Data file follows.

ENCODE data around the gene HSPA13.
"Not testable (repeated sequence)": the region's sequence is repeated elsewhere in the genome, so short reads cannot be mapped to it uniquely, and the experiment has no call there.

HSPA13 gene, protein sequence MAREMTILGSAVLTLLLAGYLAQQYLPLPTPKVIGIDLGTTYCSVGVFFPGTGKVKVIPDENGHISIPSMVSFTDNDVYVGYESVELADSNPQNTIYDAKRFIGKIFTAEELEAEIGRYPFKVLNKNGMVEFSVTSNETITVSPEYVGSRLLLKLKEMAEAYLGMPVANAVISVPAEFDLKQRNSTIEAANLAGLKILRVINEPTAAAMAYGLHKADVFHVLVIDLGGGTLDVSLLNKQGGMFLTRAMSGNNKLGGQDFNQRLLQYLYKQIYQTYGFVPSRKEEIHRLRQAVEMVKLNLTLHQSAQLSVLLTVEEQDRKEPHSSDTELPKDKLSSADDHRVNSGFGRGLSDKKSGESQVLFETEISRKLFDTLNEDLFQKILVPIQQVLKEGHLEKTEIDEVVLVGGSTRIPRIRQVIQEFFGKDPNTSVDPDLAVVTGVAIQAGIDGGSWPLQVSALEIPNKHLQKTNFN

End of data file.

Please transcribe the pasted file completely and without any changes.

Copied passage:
ENCODE data around the gene HSPA13.
"Not testable (repeated sequence)": the region's sequence is repeated elsewhere in the genome, so short reads cannot be mapped to it uniquely, and the experiment has no call there.

HSPA13 gene, protein sequence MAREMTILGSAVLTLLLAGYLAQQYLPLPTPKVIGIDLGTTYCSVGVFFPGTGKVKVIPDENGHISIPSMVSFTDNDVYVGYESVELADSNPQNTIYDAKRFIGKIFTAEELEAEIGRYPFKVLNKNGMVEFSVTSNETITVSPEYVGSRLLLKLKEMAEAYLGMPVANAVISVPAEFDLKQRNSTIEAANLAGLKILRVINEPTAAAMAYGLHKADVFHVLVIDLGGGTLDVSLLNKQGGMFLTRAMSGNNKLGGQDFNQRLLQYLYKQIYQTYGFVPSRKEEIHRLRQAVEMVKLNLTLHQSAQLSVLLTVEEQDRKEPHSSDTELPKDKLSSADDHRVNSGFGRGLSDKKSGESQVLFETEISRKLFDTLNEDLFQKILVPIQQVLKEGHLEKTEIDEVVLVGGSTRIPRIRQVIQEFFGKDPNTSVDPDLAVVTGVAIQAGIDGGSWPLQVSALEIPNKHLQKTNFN